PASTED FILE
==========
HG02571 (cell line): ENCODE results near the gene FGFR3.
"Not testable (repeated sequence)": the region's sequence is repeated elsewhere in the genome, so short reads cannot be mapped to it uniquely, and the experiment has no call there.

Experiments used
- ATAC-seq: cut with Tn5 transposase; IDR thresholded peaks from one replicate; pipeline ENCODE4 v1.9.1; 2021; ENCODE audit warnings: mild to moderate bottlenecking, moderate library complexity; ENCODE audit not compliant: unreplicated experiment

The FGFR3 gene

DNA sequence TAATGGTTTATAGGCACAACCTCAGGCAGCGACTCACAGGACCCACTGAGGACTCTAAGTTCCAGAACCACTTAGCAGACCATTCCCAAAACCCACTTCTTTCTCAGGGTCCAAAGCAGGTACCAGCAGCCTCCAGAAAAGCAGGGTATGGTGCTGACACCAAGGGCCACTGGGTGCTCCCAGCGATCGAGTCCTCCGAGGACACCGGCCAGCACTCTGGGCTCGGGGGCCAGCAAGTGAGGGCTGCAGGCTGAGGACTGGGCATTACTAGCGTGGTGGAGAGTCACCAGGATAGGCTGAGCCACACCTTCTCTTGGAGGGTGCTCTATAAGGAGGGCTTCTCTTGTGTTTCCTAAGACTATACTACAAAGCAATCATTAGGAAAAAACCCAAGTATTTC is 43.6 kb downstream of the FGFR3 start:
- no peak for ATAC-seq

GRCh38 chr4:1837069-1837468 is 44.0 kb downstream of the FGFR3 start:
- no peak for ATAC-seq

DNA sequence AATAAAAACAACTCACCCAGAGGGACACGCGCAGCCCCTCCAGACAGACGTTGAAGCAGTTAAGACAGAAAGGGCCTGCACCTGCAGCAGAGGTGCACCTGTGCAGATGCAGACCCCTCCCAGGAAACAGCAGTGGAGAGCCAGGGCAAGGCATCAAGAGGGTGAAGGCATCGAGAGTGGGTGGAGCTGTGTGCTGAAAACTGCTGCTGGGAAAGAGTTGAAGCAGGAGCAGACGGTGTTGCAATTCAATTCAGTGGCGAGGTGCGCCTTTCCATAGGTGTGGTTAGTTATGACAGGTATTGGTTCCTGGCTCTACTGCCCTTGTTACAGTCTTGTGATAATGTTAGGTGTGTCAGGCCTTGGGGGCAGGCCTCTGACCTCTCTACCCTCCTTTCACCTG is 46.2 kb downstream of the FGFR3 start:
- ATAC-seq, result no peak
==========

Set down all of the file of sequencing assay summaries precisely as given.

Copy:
HG02571 (cell line): ENCODE results near the gene FGFR3.
"Not testable (repeated sequence)": the region's sequence is repeated elsewhere in the genome, so short reads cannot be mapped to it uniquely, and the experiment has no call there.

Experiments used
- ATAC-seq: cut with Tn5 transposase; IDR thresholded peaks from one replicate; pipeline ENCODE4 v1.9.1; 2021; ENCODE audit warnings: mild to moderate bottlenecking, moderate library complexity; ENCODE audit not compliant: unreplicated experiment

The FGFR3 gene

DNA sequence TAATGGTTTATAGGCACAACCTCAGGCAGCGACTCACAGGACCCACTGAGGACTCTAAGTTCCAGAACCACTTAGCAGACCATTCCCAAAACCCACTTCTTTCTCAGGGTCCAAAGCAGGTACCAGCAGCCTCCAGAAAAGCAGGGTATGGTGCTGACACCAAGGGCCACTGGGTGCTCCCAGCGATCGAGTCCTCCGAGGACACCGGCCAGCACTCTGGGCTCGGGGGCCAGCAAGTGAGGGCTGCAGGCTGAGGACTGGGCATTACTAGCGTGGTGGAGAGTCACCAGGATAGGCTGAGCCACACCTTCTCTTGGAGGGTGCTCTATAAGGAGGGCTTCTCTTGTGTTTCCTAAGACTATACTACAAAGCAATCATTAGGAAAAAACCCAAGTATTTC is 43.6 kb downstream of the FGFR3 start:
- no peak for ATAC-seq

GRCh38 chr4:1837069-1837468 is 44.0 kb downstream of the FGFR3 start:
- no peak for ATAC-seq

DNA sequence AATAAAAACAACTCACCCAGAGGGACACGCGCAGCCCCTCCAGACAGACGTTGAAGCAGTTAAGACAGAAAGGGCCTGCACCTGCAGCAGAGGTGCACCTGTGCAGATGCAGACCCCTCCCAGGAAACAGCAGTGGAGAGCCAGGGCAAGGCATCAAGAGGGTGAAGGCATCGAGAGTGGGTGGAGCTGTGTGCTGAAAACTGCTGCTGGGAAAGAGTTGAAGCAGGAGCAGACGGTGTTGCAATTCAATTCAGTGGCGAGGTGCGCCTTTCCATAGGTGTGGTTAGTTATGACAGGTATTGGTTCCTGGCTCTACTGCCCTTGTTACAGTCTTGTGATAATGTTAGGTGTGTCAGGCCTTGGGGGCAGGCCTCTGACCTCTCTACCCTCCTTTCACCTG is 46.2 kb downstream of the FGFR3 start:
- ATAC-seq, result no peak